“Sh. Your father's sleeping, so you're going to have to be quiet until he wakes up,” Misti said as she put some cookies on the table for her youngest son who had recently entered first grade.
Jake stuffed half of an oatmeal cookie in his mouth. “I hate it when Daddy has to work nights.”
“We all do, Jake, even Daddy. But it's life so we just have to deal with it make the most of it. Thankfully he doesn't have to work nights all the time.” Misti poured his milk and joined him at the table. “What'd you do in school today?”
“Kyle's dad came and told us what to do if our house burns down and how to stop, drop and roll if our clothes catch on fire. It was fun.” Kyle swung his foot back and forth, scuffing the chair rung on each pass.
“I take it Kyle's dad is a fireman?”
“Yeah, he's so cool! He's huge, Mom, you should see his muscles. He said he's saved lots of people, and that people have even cheered when he's come down a ladder.” Jake took a big drink of milk, leaving a milk mustache. “I wanna be a fireman when I grow up.”
Misti handed Jake a napkin. “Being a fireman wouldn't be bad, except when there's a fire or a big accident.”
“Kyle's dad said it's a dang'rous job,” Jake said as he swiped at his mustache.
“Yes, it is and I bet that Kyle's mom is often concerned he'll get hurt sometime.”
Jake stopped chewing and looked at Misti. “You mean like Lindsay's dad?”
“Yes. Has she said how he's doing?”
“She said he couldn't fix roads anymore because he can hardly walk, so he's gonna try fixin' computers instead.” Jake leaned back in his chair, a frown creasing his face. Even his foot was still. “Mommy?”
A smile tugged Misti's mouth. “What is it, Jakey?”
“Why do dads have to have dang'rous jobs? Why don't they just work in stores or somethin' like Carey's dad?”
“Well, not all jobs pay the same, and the jobs in stores around here just don't pay enough to take care of our family.”
Jake took another bite of his cookie. “So Daddy has a dang'rous job to take care of us?”
“Yes, but remember, he's real careful.”
“Yeah, he showed me all his safety 'quipment when he brought it home last weekend to clean. It was cool.” Jake's foot scuffed against the chair rung once again as he finished his milk. “Does Daddy like being a coal miner?”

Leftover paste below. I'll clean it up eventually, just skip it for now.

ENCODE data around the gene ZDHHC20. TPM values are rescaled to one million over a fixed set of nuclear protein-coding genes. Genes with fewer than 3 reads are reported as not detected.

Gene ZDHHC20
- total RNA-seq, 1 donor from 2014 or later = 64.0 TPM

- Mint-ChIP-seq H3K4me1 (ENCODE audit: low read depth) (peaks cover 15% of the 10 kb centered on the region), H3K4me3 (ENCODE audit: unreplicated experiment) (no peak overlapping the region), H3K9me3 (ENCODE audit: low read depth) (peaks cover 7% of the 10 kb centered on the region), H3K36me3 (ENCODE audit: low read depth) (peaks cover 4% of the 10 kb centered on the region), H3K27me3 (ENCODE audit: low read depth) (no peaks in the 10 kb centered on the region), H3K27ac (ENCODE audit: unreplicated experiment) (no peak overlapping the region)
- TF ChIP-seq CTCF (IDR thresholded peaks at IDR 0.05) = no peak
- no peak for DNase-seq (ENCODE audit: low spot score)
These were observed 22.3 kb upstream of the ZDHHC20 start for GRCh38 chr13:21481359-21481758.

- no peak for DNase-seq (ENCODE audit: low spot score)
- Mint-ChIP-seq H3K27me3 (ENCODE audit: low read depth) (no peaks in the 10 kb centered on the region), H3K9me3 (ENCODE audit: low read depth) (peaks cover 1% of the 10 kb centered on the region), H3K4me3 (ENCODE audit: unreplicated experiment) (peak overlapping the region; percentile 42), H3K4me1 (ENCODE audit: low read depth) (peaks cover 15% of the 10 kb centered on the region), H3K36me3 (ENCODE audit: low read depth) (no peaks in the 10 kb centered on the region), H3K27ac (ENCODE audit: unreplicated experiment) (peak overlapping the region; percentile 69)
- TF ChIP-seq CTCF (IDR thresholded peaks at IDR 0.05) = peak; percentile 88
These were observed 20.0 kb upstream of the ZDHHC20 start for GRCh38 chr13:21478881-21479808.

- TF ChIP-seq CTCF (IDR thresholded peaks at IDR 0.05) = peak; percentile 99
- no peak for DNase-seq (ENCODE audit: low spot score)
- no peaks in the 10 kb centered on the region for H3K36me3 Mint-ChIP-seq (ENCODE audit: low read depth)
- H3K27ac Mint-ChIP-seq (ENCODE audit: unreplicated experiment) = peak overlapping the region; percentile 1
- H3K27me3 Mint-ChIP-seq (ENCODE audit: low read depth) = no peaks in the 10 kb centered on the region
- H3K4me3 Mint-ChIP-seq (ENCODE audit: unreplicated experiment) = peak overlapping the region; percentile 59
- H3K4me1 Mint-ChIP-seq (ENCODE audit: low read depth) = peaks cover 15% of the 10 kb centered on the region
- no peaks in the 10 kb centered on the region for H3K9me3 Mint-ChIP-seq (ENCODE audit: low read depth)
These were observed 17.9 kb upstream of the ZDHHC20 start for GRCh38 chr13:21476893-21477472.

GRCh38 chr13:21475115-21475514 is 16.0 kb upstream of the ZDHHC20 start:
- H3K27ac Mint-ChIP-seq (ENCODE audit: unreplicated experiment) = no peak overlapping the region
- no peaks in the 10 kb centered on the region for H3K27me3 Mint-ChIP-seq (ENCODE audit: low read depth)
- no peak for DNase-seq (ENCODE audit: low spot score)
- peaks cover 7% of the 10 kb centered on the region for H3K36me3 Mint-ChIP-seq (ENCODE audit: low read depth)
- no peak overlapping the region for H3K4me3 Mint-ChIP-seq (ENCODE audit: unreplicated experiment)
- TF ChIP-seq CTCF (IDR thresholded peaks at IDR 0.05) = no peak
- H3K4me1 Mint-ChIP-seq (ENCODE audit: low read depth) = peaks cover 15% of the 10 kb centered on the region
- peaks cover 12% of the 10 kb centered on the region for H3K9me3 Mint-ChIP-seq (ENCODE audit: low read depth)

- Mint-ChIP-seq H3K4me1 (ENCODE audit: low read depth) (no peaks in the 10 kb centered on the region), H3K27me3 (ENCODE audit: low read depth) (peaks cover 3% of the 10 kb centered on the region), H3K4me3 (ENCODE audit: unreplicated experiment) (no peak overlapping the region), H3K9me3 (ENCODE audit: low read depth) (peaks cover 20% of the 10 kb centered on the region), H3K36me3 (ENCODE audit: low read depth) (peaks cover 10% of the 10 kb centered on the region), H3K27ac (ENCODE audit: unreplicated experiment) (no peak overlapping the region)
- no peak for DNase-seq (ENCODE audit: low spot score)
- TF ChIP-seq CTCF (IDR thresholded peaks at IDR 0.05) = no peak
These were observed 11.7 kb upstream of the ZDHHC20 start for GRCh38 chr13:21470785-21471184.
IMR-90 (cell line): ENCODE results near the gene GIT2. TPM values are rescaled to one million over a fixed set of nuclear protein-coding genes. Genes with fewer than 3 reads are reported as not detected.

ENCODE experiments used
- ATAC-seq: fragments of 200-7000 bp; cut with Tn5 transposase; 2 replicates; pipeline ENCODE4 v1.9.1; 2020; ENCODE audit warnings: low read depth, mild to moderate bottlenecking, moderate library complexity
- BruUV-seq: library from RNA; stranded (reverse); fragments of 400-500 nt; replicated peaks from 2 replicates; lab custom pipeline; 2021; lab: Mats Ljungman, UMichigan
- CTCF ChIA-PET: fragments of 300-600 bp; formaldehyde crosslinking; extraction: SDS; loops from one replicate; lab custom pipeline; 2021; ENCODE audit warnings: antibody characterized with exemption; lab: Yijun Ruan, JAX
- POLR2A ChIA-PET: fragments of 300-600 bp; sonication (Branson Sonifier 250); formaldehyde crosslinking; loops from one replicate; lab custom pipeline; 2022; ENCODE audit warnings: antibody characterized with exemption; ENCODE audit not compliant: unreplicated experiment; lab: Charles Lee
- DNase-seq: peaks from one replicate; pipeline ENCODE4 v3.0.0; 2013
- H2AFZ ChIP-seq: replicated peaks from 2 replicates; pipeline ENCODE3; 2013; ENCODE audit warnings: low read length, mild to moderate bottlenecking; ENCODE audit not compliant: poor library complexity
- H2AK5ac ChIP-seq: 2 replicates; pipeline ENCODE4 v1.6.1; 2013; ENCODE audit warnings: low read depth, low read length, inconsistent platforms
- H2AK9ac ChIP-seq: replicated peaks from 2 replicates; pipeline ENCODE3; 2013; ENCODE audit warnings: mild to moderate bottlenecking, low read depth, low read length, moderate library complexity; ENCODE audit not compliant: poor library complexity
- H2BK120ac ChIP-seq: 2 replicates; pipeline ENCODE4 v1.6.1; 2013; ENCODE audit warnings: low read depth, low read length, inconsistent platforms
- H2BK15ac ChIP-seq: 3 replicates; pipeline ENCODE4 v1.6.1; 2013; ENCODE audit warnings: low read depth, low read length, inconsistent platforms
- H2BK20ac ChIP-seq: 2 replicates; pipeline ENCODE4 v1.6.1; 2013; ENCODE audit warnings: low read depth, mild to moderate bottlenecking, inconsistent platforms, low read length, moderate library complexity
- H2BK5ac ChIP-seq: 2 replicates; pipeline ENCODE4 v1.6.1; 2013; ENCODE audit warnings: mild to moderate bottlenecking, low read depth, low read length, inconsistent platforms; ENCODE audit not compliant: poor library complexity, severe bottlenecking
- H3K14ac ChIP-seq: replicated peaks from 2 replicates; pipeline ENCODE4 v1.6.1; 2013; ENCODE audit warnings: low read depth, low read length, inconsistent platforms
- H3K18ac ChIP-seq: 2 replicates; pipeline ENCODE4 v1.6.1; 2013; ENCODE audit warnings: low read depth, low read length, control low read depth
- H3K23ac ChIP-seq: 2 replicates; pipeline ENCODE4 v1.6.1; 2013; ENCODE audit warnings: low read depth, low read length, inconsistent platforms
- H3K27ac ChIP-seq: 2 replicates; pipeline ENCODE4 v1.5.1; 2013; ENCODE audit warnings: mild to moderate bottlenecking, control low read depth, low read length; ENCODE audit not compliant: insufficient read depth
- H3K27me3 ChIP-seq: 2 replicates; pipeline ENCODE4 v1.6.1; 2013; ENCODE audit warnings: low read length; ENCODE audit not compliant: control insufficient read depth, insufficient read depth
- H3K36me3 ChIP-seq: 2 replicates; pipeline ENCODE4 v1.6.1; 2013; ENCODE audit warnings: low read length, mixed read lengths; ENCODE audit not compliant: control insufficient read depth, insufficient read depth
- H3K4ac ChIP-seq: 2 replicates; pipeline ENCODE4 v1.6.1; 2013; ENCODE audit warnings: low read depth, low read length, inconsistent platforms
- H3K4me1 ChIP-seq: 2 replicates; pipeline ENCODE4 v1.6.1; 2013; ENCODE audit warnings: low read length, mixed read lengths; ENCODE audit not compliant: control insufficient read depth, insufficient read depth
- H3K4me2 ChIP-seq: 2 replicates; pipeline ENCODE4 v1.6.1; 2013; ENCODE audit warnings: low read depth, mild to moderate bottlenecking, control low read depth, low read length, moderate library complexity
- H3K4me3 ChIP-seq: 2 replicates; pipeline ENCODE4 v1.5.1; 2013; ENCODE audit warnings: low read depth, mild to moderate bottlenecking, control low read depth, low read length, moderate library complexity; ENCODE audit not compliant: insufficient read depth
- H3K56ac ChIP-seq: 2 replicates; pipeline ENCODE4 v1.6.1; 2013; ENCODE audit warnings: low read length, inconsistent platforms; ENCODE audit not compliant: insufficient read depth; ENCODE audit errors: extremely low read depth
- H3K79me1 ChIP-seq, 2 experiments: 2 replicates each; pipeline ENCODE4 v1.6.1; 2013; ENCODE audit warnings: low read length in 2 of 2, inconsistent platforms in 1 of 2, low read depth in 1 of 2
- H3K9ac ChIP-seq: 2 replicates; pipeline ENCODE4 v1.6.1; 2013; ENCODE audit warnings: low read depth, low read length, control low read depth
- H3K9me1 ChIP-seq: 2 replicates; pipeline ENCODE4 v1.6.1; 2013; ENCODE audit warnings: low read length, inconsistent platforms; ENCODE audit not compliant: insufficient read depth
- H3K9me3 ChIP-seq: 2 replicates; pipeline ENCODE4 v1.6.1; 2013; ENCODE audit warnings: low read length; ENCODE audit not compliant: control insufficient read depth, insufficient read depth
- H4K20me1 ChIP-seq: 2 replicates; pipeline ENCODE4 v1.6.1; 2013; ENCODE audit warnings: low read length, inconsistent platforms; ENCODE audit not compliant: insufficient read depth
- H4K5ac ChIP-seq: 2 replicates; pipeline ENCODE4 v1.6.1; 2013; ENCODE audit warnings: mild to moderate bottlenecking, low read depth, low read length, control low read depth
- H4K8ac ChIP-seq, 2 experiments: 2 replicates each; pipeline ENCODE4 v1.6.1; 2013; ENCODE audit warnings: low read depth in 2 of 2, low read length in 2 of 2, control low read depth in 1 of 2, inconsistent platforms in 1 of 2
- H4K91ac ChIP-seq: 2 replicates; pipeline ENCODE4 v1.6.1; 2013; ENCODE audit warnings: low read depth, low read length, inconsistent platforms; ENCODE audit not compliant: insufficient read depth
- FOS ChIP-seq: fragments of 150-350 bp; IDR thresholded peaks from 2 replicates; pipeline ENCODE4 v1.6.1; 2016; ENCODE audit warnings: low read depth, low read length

Misti chuckled. “Well, not especially.”
“So why doesn't he do somethin' else, like Lindsay's dad is gonna do?”
“Daddy has a good job, and even though he doesn't really like it, he doesn't hate it either. Besides, there's not many other jobs around here.”
Confusion clouded Jake's face and he tugged on his ear.
“Daddy keeps going to work to take care of us,” she explained as she ruffled his hair.
A smile blossomed on Jake's face and he jumped up and went to the cabinet where his paper and crayons were. “He takes care of us because he loves us.”
“That's right, Jakey, he loves us a whole bunch.”
The kitchen door opened and a taller version of Jake came in, backpack in hand. “Hey, Mom. Dad sleeping?”
“Yes, Jared, he is. He said he'd be up in time to make it to the game tonight. There's cookies on the table and your uniform is on the dryer.”
“Cool. Thanks, Mom.” He snagged a cookie and popped it into his mouth, whole. “What'cha makin', Jakey?” he asked as he poured a glass of milk.
“I'm makin' a picture for Daddy.” Jake stopped his coloring and looked up at his older brother, his eyes blinking owlishly. “Did you know Daddy loves us so much he's a coal miner? That's what he does to take care of us. I'm drawin' him a picture for a su'prise in his lunch box tonight.” Jake held up his picture and showed his brother. “That's Daddy on a ladder.”
“Why's he on a ladder?” Jared asked around the cookie in his mouth.
Jake rolled his eyes. “'Cause heroes climb ladders and Daddy's a hero.”
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